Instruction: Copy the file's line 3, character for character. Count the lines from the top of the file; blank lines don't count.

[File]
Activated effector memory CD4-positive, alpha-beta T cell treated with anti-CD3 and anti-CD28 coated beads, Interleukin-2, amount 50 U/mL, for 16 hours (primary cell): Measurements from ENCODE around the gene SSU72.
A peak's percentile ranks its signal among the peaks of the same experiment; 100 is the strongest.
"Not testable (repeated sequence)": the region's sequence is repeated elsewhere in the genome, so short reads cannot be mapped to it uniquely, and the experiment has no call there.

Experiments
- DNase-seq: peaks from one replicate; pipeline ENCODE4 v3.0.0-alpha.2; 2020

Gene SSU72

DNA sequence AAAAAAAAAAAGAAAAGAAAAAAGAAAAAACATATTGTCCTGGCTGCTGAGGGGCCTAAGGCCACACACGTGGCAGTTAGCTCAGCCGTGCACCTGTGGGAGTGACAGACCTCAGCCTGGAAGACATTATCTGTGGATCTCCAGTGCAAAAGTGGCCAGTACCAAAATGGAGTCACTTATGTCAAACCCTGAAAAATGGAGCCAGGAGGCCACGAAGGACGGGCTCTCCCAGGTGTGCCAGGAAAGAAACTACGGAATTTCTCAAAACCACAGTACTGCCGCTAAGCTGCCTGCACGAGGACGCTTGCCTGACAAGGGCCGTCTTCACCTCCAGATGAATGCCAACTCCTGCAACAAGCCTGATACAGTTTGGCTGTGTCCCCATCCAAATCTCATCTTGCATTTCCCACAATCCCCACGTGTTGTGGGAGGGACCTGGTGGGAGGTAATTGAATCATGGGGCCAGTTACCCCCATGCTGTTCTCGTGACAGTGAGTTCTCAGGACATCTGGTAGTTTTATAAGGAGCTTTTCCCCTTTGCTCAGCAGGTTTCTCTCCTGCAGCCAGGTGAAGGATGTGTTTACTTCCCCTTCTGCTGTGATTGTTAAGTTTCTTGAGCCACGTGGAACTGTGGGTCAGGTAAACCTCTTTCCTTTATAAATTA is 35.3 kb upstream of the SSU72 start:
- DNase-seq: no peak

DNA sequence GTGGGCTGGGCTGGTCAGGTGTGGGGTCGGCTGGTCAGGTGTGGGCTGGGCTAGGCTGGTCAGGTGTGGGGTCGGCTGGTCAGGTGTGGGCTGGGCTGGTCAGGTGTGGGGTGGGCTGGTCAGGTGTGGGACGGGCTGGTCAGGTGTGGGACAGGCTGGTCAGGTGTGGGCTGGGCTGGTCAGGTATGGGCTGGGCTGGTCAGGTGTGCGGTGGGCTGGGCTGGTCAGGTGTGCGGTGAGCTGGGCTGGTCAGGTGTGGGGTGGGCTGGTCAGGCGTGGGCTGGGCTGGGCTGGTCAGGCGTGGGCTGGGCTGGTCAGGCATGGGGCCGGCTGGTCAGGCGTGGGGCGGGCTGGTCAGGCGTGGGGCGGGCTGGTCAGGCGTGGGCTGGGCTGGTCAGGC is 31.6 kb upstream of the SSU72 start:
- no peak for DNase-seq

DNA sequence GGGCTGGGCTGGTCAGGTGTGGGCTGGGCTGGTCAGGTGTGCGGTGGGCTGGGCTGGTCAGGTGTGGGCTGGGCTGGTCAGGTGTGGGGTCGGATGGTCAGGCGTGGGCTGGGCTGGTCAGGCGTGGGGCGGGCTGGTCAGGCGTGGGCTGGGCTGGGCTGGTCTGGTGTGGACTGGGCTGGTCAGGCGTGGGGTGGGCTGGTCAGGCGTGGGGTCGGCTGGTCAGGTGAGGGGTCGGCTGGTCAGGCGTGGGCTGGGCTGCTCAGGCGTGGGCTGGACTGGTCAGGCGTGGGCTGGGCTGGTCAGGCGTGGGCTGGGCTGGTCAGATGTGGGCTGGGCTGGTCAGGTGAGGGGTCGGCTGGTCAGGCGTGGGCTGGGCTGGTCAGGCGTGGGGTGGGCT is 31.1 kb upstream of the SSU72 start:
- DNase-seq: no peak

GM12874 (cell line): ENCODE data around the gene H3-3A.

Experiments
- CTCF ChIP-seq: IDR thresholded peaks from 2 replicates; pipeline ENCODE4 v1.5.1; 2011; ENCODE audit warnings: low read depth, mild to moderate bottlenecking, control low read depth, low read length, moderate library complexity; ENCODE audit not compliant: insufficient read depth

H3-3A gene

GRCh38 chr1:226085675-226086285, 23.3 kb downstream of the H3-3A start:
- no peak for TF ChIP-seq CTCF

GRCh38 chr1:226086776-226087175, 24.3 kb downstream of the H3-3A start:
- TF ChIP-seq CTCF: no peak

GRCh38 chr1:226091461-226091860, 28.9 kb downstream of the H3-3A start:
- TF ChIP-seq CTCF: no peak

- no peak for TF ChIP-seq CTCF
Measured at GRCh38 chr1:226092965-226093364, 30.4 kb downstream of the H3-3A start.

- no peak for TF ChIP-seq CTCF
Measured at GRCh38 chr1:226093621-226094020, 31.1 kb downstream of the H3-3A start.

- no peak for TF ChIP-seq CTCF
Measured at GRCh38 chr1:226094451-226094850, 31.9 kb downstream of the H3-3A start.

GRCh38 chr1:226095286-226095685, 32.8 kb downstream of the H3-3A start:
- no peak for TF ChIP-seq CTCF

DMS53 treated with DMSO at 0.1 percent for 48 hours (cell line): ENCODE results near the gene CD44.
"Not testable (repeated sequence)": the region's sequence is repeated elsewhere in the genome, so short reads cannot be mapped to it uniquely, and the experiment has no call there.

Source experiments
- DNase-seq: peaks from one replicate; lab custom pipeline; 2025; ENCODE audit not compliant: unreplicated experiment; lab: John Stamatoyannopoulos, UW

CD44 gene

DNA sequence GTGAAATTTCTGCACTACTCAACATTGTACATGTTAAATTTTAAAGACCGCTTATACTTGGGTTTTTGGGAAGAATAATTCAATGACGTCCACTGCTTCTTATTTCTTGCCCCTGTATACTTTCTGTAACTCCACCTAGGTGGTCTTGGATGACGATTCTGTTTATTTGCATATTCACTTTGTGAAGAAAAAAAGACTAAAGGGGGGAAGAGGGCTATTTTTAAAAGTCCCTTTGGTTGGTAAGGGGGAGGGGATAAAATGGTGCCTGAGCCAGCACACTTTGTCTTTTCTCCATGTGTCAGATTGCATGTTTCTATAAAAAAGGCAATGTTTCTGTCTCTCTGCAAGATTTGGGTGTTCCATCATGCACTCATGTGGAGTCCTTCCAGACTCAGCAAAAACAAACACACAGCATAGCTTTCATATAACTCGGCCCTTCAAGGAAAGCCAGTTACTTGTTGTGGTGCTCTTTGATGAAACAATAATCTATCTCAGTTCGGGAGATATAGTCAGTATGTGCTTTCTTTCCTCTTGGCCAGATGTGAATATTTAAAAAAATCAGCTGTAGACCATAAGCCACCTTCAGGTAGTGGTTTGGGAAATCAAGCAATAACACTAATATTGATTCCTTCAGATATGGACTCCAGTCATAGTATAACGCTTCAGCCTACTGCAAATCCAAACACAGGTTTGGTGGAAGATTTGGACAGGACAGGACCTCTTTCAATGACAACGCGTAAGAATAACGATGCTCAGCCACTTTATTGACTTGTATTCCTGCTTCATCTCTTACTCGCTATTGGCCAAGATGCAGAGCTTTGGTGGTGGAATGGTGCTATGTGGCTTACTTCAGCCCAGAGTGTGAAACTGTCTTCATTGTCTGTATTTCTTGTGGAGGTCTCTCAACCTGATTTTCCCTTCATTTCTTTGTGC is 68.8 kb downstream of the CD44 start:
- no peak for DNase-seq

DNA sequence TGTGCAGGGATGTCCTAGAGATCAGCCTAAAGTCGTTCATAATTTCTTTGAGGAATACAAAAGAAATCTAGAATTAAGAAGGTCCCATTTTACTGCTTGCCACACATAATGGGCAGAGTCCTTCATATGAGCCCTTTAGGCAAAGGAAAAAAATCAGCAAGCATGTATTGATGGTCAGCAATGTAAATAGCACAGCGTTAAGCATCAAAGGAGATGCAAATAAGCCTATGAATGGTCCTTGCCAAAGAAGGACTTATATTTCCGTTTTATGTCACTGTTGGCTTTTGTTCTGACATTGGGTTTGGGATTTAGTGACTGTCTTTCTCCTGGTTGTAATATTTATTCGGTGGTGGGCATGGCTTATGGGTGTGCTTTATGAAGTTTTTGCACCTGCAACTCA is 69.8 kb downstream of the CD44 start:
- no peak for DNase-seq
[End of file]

"Not testable (repeated sequence)": the region's sequence is repeated elsewhere in the genome, so short reads cannot be mapped to it uniquely, and the experiment has no call there.